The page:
A WIMMERA women's health advocacy group says more abortion options are needed.
Wimmera residents have to travel to either Ballarat, Warrnambool, Bendigo or Melbourne for surgical abortions, while medical abortions are available at clinics in Horsham and Ararat.
Family Planning Victoria says about one-in-three Australian women will have an abortion in their lifetime.
Women's Health Grampians chief executive Marianne Hendron said the organisation was working to improve reproductive and sexual health services for women in the region.
A 2017 study between the organisation and the University of Melbourne found service gaps in the Wimmera, Grampians and Pyrenees regions for women with unintended pregnancies.
General practitioners were invited to participate in a survey as part of the study with 23 GPs providing feedback.
The study found that 38 per cent of the GPs surveyed indicated they referred patients to a colleague due to a "conscientious objection to abortion".
"The problem with GPs that conscientiously object in regional areas is that women have very little options to be referred to," Ms Hendron said.
No GP indicated they always discussed tele-health medical abortion options with a client, while 27 per cent said they always discussed medical abortion options.
Ms Hendron said the organisation aimed to ensure women in rural areas had access to the same services as women in metropolitan areas.
"Our work has identified a lot of gaps. Since the 2017 study we have been working with GPs, primary health care providers and hospitals in the region to try to address those gaps. There has certainly been progress," she said.
"Since March, medical abortions have been offered out of a clinic in Horsham which was a great breakthrough."
See the full study below
Ms Hendron recommended Wimmera residents used the 1800 My Options hotline, on 1800 696 784, or the My Options website to see where their closest sexual health services were.
"There isn't widespread access to abortion services in the Wimmera and across the whole Grampians region. There is very limited access and that could partly be because some providers don't publicise what services are on offer for a range of reasons," she said.
"What we're hoping to see is more providers to offer a full suite of services - in particular medical abortions, which is a very accessible service for women in metropolitan areas. It's something that's relatively less complex, time consuming and invasive than surgical abortions.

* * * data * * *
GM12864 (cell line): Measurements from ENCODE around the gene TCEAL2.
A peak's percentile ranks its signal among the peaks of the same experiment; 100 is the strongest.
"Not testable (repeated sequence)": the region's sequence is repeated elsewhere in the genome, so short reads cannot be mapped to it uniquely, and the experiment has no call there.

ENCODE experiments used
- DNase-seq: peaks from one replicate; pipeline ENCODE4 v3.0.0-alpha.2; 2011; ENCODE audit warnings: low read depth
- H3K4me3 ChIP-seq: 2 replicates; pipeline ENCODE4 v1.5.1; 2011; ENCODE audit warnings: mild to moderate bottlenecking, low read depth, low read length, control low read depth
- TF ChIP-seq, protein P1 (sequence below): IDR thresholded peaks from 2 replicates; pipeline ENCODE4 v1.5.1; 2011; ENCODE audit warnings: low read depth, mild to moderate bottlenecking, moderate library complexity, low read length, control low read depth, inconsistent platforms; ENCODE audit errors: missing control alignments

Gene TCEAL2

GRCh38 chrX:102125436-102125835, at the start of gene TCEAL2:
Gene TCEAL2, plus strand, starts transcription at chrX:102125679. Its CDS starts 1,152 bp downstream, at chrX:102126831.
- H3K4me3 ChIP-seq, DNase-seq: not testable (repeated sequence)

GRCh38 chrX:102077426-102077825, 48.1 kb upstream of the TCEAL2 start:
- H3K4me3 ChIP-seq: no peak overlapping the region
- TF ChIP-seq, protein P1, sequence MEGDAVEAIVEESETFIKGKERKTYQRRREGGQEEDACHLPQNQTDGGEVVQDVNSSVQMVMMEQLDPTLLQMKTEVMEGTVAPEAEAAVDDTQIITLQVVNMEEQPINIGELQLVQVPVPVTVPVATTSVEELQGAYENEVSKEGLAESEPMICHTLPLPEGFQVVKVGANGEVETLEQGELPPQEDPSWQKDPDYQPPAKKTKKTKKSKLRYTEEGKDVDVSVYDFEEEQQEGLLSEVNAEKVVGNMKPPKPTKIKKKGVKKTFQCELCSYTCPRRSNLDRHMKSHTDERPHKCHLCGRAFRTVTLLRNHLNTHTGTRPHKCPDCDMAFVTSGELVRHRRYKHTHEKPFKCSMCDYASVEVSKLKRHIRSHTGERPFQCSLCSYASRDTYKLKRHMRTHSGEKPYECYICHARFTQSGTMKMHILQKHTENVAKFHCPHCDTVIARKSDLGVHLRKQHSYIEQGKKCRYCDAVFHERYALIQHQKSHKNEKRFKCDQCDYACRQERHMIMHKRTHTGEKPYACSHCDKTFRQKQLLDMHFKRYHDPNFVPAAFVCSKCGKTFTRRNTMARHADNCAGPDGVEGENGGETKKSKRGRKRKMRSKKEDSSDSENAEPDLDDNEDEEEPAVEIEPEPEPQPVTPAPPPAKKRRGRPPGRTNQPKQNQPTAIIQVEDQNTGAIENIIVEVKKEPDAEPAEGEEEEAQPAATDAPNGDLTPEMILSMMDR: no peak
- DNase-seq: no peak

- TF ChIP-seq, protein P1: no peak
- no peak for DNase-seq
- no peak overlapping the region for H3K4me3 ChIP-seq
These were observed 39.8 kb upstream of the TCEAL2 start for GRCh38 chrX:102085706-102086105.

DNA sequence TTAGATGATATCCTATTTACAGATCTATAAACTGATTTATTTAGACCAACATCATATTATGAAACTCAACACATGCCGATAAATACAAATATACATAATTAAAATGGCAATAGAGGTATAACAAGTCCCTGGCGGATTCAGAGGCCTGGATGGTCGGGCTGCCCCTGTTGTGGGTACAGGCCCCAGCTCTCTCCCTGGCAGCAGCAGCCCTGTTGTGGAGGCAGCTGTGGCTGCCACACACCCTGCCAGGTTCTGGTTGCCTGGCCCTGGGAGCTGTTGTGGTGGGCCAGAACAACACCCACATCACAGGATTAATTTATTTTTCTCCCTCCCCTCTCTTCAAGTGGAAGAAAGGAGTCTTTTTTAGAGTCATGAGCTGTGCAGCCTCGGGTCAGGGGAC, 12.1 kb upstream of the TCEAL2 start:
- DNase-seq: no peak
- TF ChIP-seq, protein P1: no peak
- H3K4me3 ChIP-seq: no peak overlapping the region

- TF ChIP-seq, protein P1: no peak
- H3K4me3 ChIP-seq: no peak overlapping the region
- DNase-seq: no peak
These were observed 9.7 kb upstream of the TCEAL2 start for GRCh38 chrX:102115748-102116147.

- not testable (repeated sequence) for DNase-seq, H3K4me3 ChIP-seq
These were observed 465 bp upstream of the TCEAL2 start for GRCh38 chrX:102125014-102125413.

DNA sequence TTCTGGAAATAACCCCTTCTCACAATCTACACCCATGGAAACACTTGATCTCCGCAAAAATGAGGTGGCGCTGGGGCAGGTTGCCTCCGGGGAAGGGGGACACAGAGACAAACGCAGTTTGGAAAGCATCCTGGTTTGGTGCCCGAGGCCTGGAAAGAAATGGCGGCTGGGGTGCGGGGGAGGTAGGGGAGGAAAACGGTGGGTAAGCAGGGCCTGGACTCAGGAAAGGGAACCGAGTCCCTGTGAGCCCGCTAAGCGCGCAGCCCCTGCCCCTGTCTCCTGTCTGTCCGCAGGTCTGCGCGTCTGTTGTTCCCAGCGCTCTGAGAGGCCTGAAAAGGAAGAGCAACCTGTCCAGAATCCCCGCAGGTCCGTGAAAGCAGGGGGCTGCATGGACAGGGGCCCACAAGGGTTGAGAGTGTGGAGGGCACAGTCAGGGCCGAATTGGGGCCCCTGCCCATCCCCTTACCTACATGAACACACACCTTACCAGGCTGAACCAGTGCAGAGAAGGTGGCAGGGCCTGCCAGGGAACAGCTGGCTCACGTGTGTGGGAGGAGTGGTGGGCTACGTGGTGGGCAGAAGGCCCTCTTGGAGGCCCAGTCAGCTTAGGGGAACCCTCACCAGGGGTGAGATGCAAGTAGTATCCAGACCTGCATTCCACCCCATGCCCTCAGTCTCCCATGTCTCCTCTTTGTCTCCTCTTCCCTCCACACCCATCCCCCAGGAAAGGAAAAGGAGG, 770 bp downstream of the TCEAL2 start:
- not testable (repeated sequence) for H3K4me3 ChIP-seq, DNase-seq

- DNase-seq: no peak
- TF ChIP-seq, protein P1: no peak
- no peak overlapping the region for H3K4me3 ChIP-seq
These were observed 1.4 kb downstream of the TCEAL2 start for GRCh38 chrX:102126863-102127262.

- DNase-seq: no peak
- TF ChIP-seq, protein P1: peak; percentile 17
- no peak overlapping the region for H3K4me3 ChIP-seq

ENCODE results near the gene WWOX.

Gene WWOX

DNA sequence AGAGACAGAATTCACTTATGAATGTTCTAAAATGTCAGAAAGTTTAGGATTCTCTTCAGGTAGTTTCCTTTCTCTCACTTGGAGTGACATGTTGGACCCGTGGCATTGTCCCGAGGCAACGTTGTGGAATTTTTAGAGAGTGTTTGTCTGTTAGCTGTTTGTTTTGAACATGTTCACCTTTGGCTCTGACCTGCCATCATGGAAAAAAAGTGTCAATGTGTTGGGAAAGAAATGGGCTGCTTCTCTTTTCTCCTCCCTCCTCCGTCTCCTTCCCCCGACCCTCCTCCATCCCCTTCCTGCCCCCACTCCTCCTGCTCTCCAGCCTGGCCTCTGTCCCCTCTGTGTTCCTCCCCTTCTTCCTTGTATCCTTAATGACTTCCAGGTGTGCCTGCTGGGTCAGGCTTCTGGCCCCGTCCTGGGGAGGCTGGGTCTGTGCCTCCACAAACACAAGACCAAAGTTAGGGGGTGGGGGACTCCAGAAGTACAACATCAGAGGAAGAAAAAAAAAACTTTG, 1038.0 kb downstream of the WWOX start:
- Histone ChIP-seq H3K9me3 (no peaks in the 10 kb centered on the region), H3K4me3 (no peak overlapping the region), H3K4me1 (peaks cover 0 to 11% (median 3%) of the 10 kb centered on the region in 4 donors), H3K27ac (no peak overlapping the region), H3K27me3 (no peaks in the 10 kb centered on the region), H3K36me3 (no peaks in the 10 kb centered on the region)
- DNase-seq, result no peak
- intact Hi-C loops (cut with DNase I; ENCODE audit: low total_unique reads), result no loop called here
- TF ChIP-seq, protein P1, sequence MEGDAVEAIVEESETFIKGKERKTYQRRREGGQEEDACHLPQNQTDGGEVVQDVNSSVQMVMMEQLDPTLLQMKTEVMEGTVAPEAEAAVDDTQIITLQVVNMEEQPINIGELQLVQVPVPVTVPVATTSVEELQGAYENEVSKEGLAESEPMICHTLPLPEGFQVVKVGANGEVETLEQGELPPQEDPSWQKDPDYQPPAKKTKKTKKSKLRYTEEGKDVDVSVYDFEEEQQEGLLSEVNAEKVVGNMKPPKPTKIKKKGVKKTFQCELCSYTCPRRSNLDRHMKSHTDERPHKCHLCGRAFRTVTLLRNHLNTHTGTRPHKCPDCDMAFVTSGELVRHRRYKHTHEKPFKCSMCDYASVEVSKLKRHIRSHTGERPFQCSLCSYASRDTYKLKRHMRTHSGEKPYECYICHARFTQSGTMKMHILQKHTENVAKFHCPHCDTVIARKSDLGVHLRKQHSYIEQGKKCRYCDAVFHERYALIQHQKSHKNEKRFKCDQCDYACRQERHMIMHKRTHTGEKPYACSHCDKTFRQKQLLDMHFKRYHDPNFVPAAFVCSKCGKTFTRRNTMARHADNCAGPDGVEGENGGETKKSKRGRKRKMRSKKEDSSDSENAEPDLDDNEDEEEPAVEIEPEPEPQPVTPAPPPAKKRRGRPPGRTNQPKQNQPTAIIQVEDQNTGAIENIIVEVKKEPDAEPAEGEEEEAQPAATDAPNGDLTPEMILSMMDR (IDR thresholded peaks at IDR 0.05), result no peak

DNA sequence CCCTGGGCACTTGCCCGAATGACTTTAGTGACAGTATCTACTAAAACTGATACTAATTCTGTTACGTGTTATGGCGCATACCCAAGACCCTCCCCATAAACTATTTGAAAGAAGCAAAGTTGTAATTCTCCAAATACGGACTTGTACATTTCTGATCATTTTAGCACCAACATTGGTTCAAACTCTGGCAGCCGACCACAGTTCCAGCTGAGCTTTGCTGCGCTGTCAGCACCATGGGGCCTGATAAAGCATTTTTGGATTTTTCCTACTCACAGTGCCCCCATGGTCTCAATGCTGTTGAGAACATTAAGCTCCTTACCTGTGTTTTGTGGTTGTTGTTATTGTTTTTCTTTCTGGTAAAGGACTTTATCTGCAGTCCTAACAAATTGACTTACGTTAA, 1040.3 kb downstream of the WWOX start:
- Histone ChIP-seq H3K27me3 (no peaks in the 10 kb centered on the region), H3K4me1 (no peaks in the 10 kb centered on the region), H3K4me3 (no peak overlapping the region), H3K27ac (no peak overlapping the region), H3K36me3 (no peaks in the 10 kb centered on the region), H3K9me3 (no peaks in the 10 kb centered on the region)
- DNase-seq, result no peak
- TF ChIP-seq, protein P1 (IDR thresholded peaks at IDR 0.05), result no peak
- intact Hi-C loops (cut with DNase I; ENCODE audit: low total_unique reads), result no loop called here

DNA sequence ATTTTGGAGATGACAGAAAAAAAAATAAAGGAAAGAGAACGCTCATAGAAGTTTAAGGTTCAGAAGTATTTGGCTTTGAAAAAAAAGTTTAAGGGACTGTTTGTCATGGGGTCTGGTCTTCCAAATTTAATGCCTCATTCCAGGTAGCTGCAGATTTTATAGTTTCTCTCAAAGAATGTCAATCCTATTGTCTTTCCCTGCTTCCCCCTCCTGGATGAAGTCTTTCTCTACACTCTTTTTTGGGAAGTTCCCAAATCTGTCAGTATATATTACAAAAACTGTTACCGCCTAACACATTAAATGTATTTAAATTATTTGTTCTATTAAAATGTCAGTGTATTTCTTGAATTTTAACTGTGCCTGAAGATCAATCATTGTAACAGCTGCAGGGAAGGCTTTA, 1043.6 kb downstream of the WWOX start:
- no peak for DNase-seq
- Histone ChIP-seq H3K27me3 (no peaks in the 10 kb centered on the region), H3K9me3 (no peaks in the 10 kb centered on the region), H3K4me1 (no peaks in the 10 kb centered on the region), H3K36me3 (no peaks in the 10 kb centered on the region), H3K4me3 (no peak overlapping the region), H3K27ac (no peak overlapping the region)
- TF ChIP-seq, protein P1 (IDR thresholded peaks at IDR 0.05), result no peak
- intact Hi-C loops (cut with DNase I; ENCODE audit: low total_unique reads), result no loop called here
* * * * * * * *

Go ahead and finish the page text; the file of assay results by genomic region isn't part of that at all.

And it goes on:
"Services like that are especially good for women who feel like they aren't able to travel for surgical abortions. Being able to deal with just your GP or a medical provider over the course of a few days, receive the medication you need and be supported is something that ought to be available to women in the region."
Youth Law Australia says people under the age of 18 are eligible to receive abortions, however the same laws about seeing a doctor without parent or guardian permission applied.
Some medical centres may require people under the age of 14 to have parent or guardian permission for procedures.
What sexual health services are available in the Wimmera?
Wimmera Health Care Group runs a free women's clinic from the Wimmera Medical Centre on Read Street, Horsham.
The group's medical services director Professor Alan Wolff said the clinic provided education and advice on a range of sexual health issues.
"Our women's health nurse is available to support all women with every medical need and can make sure that, if required, they are referred to the right service," he said.
"The clinic provides a comprehensive range of services for women's health. There are established pathways to support all needs."
Professor Wolff said the clinic was open Thursdays between 8.30am and 5pm. He said people could make appointment by calling 5381 9062.
Ballarat Community Health primary care general manager Darlene Henning-Marshall said the service ran a free sexual health clinic in Ararat one day a week.
However, she said there was still a lack of sexual health services in the region.
"While there are abortion options available in Horsham and Ararat, more work still needs to be done to provide options for the whole region," she said.
"There's a need to ensure women have the best access possible for their sexual health needs."
What are the differences between surgical and medical abortions?
Surgical abortion is a day-surgery procedure that may be used to terminate a pregnancy at various stages of gestation.
They are most often performed in the first trimester up to 14 weeks gestation. Abortion is legal on request up to 24 weeks in Victoria, and is legal beyond 24 weeks with the approval of two doctors.
Manual vacuum aspiration or suction curettage are the most commonly used procedures in a surgical abortion.
Medical abortion is a method of terminating a pregnancy up to nine weeks gestation using medication rather than surgery.
Women in Victoria under eight weeks pregnant are eligible for a tele-abortion, or medical abortion over the phone.
Medical abortion is a two-stage process. The first stage involves taking a tablet which blocks the hormone necessary for the pregnancy to continue. This is followed 24 to 48 hours later by a second medication which causes the contents of the uterus to be expelled.
Medical abortion is a low risk non-surgical option for early termination with a high success rate, up to 98 per cent, Marie Stopes Australia says.
Where can I seek help?
To find what sexual health services are near you, call the 1800 My Options hotline on 1800 696 784 or visit its website at 1800myoptions.org.au.
If you or someone you know needs support regarding abortion services, contact Marie Stopes Australia's aftercare service on 1300 315 664, Family Planning Victoria on 1800 013 952 or Beyond Blue on 1300 224 636.
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